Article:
On the King v. Burwell ruling and the future of Obamacare in Arkansas | Arkansas Blog

Thursday, June 25, 2015

On the King v. Burwell ruling and the future of Obamacare in Arkansas

Posted By on Thu, Jun 25, 2015 at 10:09 AM

A few quick thoughts on the King v. Burwell ruling, which upheld Obamacare subsidies in 34 states, including Arkansas. 

* They'll never say it on the record, but many Arkansas Republicans are breathing a big sigh of relief right now. A lot of establishment GOPs, and even some right-wingers, foresaw a political nightmare. The state would have faced chaos in the insurance markets and tens of thousands of middle-income people losing their health insurance (or facing a huge de facto tax increase to keep their coverage). Tea Partiers would have fought tooth and nail against solutions to restore subsidies and help these folks. For GOPs, it was no-win. 

* I hesitate to say this, but it's at least possible that the King lawsuit will turn out to be an unexpected gift to the Affordable Care Act. This challenge took up a lot of oxygen, and anti-Obamacare activists, lawmakers, and advocacy groups have been held it up as the great hope to defeat the hated law. Now it's over, and they lost again — like in 2009 when the law passed, and 2012 when it was largely upheld by the Court, and in 2012 again when Obama was re-elected… It's over. Obamacare is here to stay. If this final (?) defeat finally brings closure, it could maybe, possibly bring more Republicans to the bargaining table. There are conservative reforms (ending the employer mandate for example) that Democrats would be willing to negotiate on. Could this help push Republican lawmakers toward a more productive stance than repeal-or-nothing? 

* What does this mean for the private option? I'd say it's good news. The private option would not have been directly impacted by King: all of the funding would have continued and all the PO beneficiaries would have kept their coverage. But nixing the subsidies would have made the private option more expensive and it also probably would have pushed more beneficiaries into the program. Given that the future of the private option is already dicey, those complications would have made the re-authorization climb that much steeper. Likewise, there is a momentum factor here: if the plaintiffs had won King, Tea Party activists would have argued that Obamacare was aaaalllmost vanquished. Even though that wouldn't really have been true, it would  have put additional pressure on GOP lawmakers to discontinue the Obamacare private option. (Plus, advocates for continuing coverage would have had to fight two battles at once, a tough slog in a heavily anti-ACA legislature.) The Health Reform Legislative Task Force now has a lot more breathing room to work.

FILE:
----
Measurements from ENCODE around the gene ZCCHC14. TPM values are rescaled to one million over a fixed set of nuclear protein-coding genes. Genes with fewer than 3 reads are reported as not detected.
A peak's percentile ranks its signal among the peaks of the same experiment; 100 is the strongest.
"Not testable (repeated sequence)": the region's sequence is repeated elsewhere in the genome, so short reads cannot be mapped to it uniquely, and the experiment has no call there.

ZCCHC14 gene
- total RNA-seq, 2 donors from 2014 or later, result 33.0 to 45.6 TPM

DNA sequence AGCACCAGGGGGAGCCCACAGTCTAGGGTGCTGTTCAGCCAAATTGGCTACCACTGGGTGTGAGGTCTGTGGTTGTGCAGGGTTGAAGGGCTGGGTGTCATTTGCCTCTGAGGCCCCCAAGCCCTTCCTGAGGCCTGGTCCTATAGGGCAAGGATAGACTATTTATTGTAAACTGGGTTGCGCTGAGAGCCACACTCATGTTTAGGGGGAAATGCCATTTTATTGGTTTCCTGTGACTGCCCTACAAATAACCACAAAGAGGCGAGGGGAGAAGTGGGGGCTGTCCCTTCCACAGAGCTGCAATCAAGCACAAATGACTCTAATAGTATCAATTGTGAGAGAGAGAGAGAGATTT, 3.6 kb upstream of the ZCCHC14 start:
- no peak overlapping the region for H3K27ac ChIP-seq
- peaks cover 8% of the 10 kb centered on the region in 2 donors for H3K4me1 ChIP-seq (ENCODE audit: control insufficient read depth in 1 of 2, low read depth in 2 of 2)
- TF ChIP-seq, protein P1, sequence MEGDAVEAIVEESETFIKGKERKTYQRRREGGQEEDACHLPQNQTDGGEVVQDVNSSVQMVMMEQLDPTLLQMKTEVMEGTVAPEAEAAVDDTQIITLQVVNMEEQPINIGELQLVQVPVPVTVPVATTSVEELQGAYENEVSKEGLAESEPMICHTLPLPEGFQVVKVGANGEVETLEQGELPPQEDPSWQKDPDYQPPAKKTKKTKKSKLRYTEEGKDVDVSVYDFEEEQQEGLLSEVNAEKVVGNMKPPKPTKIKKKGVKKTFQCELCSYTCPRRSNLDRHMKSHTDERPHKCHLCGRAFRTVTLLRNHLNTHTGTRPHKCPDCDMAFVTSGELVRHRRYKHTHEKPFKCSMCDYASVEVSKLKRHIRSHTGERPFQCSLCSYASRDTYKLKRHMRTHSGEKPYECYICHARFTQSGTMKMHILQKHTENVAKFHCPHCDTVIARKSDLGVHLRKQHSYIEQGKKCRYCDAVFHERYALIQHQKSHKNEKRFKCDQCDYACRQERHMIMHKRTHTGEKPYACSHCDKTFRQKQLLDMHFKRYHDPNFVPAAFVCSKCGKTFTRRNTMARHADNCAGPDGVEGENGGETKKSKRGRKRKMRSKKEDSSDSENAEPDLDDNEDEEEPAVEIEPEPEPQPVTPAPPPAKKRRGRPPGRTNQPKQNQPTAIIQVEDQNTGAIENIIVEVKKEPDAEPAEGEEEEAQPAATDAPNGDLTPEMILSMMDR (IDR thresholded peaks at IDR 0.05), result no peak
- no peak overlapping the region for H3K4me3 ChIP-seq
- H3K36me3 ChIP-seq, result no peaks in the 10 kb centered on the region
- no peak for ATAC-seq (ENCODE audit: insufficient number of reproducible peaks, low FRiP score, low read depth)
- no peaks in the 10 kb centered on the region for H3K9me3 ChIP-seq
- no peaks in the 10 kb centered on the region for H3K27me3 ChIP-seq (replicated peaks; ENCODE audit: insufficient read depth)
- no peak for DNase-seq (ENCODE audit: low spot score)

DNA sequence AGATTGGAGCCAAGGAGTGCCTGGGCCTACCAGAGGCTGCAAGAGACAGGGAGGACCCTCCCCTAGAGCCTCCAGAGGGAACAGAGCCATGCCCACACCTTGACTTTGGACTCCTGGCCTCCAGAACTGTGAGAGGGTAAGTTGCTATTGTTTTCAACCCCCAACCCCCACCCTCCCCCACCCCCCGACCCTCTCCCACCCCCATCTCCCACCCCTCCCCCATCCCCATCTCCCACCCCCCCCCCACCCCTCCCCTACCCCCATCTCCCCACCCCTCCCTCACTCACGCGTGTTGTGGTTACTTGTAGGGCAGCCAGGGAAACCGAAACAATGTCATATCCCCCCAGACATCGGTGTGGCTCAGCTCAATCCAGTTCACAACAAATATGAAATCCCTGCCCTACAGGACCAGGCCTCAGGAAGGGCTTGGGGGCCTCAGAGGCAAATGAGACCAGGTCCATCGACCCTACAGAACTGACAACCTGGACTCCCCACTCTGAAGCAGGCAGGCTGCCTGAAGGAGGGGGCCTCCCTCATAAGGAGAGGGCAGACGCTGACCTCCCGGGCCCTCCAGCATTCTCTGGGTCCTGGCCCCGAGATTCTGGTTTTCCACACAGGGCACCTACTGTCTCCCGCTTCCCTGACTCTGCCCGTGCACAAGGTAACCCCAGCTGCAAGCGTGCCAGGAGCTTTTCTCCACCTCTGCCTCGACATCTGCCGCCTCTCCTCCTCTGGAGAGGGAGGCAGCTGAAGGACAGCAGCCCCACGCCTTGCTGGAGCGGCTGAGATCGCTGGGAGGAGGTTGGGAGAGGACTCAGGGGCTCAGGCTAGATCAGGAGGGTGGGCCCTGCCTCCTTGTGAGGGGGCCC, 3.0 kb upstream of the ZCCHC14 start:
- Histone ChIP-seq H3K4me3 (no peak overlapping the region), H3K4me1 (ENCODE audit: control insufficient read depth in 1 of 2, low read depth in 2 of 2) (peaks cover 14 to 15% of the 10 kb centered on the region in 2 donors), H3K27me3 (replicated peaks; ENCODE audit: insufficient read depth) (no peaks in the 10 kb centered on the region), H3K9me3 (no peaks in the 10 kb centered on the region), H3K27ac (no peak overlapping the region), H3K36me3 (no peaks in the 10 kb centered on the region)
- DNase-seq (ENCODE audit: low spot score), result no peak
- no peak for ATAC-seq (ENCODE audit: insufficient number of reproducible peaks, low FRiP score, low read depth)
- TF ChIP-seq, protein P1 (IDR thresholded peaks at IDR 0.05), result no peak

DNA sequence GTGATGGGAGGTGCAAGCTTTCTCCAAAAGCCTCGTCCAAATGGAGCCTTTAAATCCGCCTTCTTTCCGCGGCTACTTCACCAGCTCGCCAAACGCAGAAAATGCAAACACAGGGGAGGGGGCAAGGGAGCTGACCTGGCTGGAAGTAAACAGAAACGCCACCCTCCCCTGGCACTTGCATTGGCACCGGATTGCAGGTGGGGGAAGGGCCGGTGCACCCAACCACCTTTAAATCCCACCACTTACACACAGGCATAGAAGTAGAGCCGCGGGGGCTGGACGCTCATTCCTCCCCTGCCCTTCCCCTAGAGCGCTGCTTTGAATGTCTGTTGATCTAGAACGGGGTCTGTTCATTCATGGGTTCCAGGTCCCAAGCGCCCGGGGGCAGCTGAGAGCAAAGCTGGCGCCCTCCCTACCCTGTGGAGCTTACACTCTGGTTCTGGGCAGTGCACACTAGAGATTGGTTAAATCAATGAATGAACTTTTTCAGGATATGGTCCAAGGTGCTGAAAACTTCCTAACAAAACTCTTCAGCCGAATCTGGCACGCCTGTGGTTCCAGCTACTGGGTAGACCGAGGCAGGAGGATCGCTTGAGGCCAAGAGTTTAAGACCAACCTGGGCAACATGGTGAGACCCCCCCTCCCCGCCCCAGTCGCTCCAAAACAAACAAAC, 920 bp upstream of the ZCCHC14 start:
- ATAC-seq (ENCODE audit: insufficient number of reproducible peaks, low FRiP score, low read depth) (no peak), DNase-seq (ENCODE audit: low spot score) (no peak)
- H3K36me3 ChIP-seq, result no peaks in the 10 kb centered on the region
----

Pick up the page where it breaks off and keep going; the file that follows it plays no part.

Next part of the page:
* A lot of smart folks thought the Court was going to rule the other way. My biases are obvious, but I would say that this is a victory for legal sanity. If the plaintiffs had won, we would have seen a parade of tortured close readings. The Court has traditionally given deference to governments to make reasonable interpretations in administering laws; that's ultimately what was upheld here. Worth noting that Chief Justice John Roberts is generally quite deferential to the executive (not to mention corporate boards). In that sense, his opinion can't be all that surprising. Probably the biggest surprise is that Justice Anthony Kennedy joined him, leaving only the trio of hyper-partisan GOP justices voting for the plaintiffs. The 6-3 win is about as much of a blowout as an Obamacare-related case can get; it's almost as if the plaintiffs were cynically taking a single phrase out of the context of the law. 

* The debate about what to do if the plaintiffs won was instructive. There were some Tea Party lawmakers and right-wing advocacy groups that said the subsidies should simply be left to die, but most mainstream Republicans responded by hinting at some kind of "fix" or "solution." Let me again point out that the problem they were fixing was people losing Obamacare subsidies. As many predicted, as the law becomes entrenched, it becomes politically harder and harder to undo its benefits. Can the lawmakers who just promised to restore subsidies for folks continue to argue with a straight face for repeal of Obamacare…which would take those subsidies, and a lot more, away from millions of Americans? They probably will, but at this point, we should know better. "Repeal" is a meaningless political pose. 

* Small point, but the funny thing about the finality of Supreme Court rulings is that it simply ends a certain strain of argument that can sound slightly surreal. Backers of the King lawsuit said they were fighting to uphold the "true" Obamcare…they said that it was Obamacare's fault if people lost Obamacare subsidies…they said any progress the law made because of subsidies didn't count because they were "illegal"…they said any opinions about the law didn't count until the subsidies were gutted…now all of that is irrelevant. The Supreme Court has ruled. The subsidies are legal. Moving on. 

* In Arkansas, chaos was avoided. Now it's time for the state to focus on the future of health care reform — including the private option, which now provides 250,000 Arkansans with health insurance.  

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